The non-responders (n = 26) lost less weight than predicted based on their individual total exercise-induced energy expenditure. Although statistically significantly lower than baseline (week 0), their mean weight loss was only −0.9 (1.8) kg (p<0.01), compared with the remaining participants (responders) who experienced an average weight loss of −5.2 (3.64) kg (p<0.01). Indeed, some of the classified non-responders actually gained weight Therefore, based on body weight alone, exercise could be regarded as ineffective and futile for the non-responders (and even counterproductive for the weight gainers). However, the effectiveness of exercise should not be exclusively judged on changes in body weight because it undermines the other health benefits that are commonly associated with exercise. Despite the lower-than-expected weight loss, the non-responders did achieve improvements in health markers. They experienced a significant increase in aerobic capacity (6.3 (6.0) ml/kg/min; p<0.01), reduction in waist circumference (−3.08 (2.66) cm; p<0.01), and decreases in systolic (−6.0 (11.5) mm Hg; p<0.05), diastolic blood pressure (−3.9 (5.8) mm Hg; p<0.01) and resting heart rate (−4.8 (8.9) bpm; p<0.001). The reduction in both systolic and diastolic blood pressure was more marked when examining the changes in those individuals who were classed as hypertensive (140/90 mm Hg) at baseline. They experienced a significant reduction in systolic (−15 (10.4) mm Hg p<0.0001) and diastolic (−10 (4.6), p<0.0001) blood pressure.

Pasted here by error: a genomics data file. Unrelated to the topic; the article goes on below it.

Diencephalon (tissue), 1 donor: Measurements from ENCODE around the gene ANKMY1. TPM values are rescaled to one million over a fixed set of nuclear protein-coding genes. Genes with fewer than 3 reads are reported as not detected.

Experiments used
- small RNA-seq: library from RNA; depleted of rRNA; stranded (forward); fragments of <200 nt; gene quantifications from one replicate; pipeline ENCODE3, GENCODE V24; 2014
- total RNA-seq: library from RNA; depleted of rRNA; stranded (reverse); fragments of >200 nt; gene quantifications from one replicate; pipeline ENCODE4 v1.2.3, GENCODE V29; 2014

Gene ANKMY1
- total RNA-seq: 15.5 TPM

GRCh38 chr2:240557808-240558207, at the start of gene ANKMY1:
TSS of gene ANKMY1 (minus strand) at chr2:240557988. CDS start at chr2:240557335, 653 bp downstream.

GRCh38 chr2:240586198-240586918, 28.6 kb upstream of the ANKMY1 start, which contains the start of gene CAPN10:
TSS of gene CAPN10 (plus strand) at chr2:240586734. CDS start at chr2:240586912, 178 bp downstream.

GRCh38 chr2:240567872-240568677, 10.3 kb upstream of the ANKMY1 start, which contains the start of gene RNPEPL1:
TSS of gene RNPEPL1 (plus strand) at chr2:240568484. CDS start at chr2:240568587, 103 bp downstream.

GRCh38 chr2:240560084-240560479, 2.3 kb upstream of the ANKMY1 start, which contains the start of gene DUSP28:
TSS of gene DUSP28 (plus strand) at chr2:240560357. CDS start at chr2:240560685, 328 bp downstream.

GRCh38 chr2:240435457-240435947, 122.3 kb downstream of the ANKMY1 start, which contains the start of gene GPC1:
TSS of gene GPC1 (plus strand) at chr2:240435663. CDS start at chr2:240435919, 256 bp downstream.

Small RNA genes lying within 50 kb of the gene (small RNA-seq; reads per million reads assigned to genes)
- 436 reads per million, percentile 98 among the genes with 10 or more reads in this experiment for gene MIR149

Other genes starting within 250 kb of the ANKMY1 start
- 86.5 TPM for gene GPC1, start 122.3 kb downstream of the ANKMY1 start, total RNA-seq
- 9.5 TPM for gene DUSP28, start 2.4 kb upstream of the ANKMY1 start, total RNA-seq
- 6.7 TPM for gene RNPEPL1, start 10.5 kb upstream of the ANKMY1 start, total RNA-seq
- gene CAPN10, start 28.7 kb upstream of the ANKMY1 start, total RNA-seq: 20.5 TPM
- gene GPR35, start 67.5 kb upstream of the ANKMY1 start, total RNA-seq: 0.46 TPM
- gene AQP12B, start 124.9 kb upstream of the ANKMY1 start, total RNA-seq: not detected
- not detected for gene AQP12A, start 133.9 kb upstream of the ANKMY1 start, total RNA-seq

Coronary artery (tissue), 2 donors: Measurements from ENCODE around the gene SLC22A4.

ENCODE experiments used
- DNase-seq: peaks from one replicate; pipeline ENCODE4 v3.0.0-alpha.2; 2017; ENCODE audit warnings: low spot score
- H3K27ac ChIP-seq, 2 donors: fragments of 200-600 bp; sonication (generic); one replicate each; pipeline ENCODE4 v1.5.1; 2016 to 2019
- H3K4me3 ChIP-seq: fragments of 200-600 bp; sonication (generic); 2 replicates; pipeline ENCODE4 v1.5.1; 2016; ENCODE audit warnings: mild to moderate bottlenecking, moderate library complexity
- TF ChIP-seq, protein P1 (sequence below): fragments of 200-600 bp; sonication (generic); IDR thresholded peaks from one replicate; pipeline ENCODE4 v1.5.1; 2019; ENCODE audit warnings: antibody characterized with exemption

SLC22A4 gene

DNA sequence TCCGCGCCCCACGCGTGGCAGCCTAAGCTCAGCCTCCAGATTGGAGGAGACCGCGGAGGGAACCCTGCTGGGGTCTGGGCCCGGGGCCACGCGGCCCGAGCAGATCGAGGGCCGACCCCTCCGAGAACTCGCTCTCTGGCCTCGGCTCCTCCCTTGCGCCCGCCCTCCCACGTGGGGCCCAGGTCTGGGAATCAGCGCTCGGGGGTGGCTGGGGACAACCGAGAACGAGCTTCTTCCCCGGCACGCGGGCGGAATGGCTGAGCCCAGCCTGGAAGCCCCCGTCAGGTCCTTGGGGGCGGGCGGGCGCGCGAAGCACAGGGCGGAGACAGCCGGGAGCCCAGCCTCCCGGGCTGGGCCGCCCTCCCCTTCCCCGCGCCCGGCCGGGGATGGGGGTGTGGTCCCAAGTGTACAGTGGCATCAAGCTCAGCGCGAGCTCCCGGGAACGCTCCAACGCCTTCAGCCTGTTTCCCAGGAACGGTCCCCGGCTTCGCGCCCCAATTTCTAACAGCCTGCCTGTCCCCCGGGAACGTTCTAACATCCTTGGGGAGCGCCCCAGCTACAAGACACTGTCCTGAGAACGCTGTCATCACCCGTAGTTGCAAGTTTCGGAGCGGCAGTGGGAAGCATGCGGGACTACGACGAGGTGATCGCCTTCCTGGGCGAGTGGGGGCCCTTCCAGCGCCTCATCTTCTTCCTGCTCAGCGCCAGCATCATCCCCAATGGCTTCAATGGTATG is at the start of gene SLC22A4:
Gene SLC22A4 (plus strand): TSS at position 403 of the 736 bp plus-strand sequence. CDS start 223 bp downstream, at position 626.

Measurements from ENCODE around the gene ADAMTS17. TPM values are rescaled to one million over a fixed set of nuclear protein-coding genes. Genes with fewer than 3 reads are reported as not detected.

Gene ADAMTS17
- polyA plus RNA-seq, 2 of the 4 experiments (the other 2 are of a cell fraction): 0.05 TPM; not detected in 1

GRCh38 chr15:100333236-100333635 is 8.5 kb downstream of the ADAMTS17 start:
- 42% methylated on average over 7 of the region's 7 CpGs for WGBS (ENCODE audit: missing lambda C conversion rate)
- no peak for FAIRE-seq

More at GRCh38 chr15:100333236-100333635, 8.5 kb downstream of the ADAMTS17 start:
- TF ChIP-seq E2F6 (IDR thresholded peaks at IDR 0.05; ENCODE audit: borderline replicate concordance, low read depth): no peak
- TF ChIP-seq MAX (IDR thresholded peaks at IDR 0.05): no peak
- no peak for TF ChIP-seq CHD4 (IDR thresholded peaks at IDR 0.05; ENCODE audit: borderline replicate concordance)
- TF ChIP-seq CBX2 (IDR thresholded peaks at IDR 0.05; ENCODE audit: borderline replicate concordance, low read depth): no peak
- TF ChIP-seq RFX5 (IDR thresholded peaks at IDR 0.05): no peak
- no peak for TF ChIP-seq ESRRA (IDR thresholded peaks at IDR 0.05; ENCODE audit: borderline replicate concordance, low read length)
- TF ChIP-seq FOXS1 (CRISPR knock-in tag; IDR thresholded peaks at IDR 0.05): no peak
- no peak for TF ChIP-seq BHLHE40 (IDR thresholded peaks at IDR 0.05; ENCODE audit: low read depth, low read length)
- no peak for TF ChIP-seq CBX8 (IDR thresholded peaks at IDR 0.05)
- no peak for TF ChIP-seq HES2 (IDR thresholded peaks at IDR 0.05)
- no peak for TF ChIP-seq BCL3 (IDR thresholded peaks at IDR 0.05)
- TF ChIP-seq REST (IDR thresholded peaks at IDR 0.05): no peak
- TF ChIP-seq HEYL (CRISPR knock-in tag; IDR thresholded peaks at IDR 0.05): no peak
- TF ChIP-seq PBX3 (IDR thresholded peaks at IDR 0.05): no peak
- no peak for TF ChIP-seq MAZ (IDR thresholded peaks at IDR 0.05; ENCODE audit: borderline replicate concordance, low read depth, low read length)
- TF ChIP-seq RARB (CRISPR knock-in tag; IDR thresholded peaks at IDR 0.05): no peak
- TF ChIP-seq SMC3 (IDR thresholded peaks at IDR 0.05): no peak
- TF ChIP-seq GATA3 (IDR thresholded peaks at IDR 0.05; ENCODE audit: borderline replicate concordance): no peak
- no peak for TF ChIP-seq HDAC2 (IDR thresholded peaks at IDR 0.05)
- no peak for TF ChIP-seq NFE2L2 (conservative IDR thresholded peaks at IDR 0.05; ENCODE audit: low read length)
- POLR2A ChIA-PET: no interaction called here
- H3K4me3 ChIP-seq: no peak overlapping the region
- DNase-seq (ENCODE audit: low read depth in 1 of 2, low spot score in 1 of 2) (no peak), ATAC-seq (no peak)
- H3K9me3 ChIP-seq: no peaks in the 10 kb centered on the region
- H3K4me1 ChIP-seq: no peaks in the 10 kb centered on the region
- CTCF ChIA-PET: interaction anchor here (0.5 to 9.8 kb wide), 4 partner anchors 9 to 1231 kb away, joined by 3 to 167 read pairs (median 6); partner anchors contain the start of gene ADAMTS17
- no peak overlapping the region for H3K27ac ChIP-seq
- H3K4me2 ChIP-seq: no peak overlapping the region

In addition to the reduction in health risk markers, the non-responders experienced an acute improvement in psychological state reflected in the exercise-induced increase in positive mood, which was maintained during the 12 weeks. Interestingly, although the difference in weight loss between the groups was statistically significant, there were no statistically significant differences in the health benefits. Furthermore, when all subjects’ data were pooled, there was no association between weight loss and improvements in health markers. Therefore, the exercise itself, independent of weight loss, made a significant contribution to the health benefits. There were no significant differences between men and women, and the proportion of men in each group was similar (responders = men:women, 9:23, 28% and non-responders = men:women, 10:16, 38%).
Moreover, these results show that, if people fail to lose weight following a recommendation to perform physical activity, it is not necessarily a result of poor compliance. In some individuals, who are resistant to weight loss, it will be due to strong physiological compensatory processes.
These data demonstrate that significant and meaningful health benefits can be achieved even in the presence of lower-than-expected exercise-induced weight loss. A novel feature of this study is that the exercise intervention was supervised, and each session was monitored and measured directly. Therefore, unlike most of the other exercise intervention trials, we can guarantee that the lower-than-expected weight loss was not due to poor compliance. Indeed, the degree of adherence and total exercise energy expenditures did not differ between the two groups.